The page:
Very recently a Boston Consulting Group survey came out that established Roche repeatedly as the best in class partner and there are many reasons that Roche could be considered best class under perception and the biotech industry has about Roche is extremely positive, we have been known through years to be very flexible in deal making, so the deals that we make with a partner allows the partner to grow as well as sit on the table and be active participant in a development and discovery of the molecule that they have invented. Our commercial capability is exceptional if you look at the number of compounds that we have made successful commercial story from Avastin, herceptin, pegasys we are very strong commercial organization and finally I would say as far as the research and development organization we are extremely strong globally, so those are all very attractive for a partner for biotech who want to bring their compounds to us and work with us because we bring significant value to that opportunity.
Relationship with Alliance management group
Fintan Walton:
And obviously the other component to that is the alliance management component so once you get the deal obviously it's keeping it alive and progressing that relationship, so is that is alliance management inside under your remit or is it in the separate part of Roche?
Bardia Akbari:
It is within the partnering organization and now under my reign its specifically within partnering organization and long time ago we have recognized that the best thing we can do for our partners have a dedicated alliance manager for each partnership that nurtures that partnership have had successful relationship with the biotech because of that reason and we continue too, have a very big group of professionalized manager in San Francisco, in Switzerland and in Nutley and that have the role of managing the alliances.
Fintan Walton:
Okay, now going back to the deals themselves one of the things that you've mentioned is that you know you are flexible, you are perceived to be flexible in your deals that you do, from your experience have deals changed are they becoming more complex or they getting more simple, because obviously that flexibility means that we are not going doing simple deals anymore they are much more complex?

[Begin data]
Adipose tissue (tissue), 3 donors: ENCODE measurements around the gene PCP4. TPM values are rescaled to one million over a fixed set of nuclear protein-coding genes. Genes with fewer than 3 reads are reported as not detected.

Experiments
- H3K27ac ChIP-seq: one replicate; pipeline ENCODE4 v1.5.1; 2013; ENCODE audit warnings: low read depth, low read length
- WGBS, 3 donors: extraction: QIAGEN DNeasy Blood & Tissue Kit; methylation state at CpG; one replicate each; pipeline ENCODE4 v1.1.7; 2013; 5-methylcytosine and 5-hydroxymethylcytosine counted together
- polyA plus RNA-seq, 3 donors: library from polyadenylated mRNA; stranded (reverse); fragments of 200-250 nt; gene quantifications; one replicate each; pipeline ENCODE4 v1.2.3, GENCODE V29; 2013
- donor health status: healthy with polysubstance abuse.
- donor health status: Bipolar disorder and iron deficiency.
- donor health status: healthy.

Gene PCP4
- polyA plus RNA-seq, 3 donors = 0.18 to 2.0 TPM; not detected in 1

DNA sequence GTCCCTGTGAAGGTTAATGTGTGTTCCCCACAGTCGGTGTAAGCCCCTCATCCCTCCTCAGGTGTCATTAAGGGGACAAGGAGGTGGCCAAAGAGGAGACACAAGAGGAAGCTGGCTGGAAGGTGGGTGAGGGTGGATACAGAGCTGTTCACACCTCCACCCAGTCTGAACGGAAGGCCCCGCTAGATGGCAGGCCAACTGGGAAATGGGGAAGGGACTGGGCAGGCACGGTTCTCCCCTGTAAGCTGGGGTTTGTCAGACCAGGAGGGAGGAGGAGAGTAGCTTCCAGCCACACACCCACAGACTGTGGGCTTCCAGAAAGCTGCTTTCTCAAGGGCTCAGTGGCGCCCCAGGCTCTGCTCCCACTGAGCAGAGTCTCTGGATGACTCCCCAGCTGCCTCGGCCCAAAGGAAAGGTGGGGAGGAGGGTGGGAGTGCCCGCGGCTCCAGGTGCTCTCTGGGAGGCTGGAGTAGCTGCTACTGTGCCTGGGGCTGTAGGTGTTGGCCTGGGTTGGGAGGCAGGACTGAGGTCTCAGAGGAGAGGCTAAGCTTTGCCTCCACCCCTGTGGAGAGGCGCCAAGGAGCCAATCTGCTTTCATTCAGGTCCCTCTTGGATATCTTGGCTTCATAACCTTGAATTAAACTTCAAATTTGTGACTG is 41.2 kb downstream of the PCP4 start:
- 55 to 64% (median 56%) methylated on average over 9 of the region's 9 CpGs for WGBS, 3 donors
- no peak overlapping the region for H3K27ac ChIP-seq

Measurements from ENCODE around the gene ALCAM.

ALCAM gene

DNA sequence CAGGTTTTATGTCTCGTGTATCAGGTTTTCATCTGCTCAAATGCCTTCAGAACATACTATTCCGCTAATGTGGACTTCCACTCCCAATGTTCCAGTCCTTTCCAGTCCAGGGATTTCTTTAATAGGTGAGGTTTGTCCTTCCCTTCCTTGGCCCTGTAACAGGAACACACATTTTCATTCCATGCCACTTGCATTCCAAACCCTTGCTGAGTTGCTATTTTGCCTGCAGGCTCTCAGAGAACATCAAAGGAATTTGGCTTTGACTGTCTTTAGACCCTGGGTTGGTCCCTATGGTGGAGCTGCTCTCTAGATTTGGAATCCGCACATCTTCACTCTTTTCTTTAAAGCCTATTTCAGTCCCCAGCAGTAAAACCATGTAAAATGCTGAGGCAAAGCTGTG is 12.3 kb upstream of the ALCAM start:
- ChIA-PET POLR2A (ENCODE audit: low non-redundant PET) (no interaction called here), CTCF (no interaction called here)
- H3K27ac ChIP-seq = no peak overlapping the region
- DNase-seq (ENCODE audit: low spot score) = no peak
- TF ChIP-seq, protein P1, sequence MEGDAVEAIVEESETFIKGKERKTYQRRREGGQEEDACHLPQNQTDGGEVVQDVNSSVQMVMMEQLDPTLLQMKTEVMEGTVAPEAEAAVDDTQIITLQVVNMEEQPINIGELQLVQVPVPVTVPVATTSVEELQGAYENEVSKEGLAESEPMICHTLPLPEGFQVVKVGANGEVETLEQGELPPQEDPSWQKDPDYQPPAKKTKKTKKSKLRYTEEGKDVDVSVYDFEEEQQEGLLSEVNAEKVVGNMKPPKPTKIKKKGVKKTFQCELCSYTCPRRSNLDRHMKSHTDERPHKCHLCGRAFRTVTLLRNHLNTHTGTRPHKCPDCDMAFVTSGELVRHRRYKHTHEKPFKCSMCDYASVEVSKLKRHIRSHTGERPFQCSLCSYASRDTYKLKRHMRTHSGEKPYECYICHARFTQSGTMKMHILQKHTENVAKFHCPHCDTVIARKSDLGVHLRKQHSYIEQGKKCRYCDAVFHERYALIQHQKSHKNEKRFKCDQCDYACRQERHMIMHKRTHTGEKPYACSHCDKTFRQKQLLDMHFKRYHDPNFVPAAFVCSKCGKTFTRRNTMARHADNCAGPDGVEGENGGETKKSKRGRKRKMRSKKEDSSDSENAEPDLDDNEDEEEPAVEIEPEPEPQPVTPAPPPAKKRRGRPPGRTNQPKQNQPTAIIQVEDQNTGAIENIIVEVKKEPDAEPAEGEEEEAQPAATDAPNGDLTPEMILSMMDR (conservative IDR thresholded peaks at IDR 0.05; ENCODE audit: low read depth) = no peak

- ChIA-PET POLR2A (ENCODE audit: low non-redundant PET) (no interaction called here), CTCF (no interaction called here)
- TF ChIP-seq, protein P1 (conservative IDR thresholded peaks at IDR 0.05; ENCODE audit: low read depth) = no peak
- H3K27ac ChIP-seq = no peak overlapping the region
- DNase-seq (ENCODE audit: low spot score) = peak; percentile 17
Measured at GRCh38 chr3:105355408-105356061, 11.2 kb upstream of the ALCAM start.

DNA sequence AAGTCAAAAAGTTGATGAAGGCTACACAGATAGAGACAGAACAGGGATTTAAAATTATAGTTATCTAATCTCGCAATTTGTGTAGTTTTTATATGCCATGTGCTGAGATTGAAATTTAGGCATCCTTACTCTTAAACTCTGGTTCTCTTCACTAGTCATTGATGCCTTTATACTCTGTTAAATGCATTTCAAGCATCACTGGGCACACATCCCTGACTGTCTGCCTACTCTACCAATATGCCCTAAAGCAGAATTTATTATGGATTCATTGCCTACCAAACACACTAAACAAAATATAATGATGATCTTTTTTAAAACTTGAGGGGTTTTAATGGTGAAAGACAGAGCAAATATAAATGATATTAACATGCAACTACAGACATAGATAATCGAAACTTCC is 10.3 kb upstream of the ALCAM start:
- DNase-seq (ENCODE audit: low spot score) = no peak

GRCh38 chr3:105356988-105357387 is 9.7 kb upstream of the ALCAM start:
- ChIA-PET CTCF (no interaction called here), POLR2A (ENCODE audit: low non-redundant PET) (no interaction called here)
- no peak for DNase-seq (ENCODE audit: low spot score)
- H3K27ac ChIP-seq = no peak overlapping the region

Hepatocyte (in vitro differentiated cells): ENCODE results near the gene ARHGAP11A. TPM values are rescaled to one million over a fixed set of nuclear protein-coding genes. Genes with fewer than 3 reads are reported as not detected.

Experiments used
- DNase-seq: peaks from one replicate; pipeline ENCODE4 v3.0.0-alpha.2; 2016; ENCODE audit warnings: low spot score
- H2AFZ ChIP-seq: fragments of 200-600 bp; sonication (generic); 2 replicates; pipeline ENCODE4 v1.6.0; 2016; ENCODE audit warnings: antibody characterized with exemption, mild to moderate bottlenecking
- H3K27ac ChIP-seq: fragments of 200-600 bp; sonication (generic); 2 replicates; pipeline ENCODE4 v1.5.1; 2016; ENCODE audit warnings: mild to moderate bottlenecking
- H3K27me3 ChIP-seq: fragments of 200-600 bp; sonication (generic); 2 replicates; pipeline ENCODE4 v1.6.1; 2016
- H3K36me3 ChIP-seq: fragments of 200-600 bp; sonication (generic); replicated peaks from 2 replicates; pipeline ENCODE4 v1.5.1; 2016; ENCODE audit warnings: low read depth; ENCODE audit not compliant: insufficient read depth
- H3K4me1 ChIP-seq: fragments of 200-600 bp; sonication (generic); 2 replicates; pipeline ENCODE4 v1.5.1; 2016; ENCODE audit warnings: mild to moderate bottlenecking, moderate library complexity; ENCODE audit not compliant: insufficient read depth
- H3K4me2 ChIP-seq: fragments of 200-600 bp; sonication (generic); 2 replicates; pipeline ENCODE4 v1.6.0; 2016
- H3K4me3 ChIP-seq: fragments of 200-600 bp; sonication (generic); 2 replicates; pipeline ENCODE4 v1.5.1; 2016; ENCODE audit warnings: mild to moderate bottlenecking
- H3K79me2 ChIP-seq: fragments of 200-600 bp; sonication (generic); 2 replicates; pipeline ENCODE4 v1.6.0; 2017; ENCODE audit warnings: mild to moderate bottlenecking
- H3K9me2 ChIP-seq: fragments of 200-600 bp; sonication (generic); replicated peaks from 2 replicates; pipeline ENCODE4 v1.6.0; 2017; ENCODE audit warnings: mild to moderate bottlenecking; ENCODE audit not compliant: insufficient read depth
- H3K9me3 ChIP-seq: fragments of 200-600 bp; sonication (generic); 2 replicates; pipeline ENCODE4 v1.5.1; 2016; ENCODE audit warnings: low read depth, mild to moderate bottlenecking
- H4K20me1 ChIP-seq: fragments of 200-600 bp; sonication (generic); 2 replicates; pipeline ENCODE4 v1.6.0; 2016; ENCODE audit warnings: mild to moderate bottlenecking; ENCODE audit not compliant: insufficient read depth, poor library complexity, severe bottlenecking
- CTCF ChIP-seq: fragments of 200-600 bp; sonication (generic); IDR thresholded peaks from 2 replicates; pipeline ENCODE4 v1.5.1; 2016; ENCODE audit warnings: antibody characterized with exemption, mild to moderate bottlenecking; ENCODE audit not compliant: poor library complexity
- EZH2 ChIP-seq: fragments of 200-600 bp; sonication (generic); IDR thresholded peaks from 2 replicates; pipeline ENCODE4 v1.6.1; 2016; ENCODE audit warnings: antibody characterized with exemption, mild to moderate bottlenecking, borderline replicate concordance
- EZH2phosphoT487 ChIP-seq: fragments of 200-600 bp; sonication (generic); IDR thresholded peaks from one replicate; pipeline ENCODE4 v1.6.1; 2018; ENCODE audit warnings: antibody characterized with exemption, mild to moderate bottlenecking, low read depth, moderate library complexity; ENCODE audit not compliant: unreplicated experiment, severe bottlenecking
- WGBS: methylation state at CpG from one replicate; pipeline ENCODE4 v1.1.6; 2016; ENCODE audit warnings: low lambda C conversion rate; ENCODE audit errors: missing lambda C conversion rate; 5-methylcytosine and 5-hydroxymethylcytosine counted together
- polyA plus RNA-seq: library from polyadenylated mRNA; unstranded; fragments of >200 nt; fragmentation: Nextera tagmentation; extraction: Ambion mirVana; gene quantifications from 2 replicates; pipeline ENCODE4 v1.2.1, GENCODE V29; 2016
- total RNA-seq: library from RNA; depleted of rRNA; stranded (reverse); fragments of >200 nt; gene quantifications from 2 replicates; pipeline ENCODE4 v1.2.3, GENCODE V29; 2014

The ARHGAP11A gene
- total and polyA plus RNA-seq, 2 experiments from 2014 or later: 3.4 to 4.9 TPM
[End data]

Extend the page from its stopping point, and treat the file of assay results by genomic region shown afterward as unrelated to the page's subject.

Bardia Akbari:
The complexity of the deal comes from the nature of the economic structure in a country and the way that's going and the strategy that a partner would like to take. We say we are flexible because we always keep in mind that what is the partner want to do after the deal is done, for us we put the product first we develop the product to bring it to the patient as quickly as possible but there are plans for the biotech to go and do what they wanna do to grow being a development organization, being a commercial organization so in that nature the deals are more complex, but having being doing these type of deals years after year for us it's rather simple not this one to be able to structure a deal that's suitable both for a biotech and for us.
Potential of Biologics and stem cell research
Fintan Walton:
Right, and within the therapeutic areas that you cover there are more biologic based products being used for therapy in those particular areas?
Bardia Akbari:
You've just seen that we have immunology plenty of biologics (indiscernable).
Fintan Walton:
And is that something that you think would continue or are we going to move either back to small molecules or is there a potential to move into stem cell research?
Bardia Akbari:
Stem cell area is quite interesting but still it's in infancy stages as far as the pharmaceutical development is concerned. In terms of the biologic there is a safety threshold that's being put on the candidates for many of the diseases that we are looking at or been interested in, I do see area of the biologics to remain very strong moving forward both on understanding of the biology and area of immunology it's easier let's call it quote on quote to be grafted to biologic, the small molecules have their challenges and I think that challenges will continue, so I expect the area of biologics to grow and do greater than they are at this point.
Acquisition of Marcadia
Fintan Walton:
Right, now we talked about you know doing deals, collaborative deals, licensing based deals, Roche did an acquisition of a company Marcadia [PharmaDeals ID = 38681] back in December, why did Roche acquired Marcadia?
Bardia Akbari: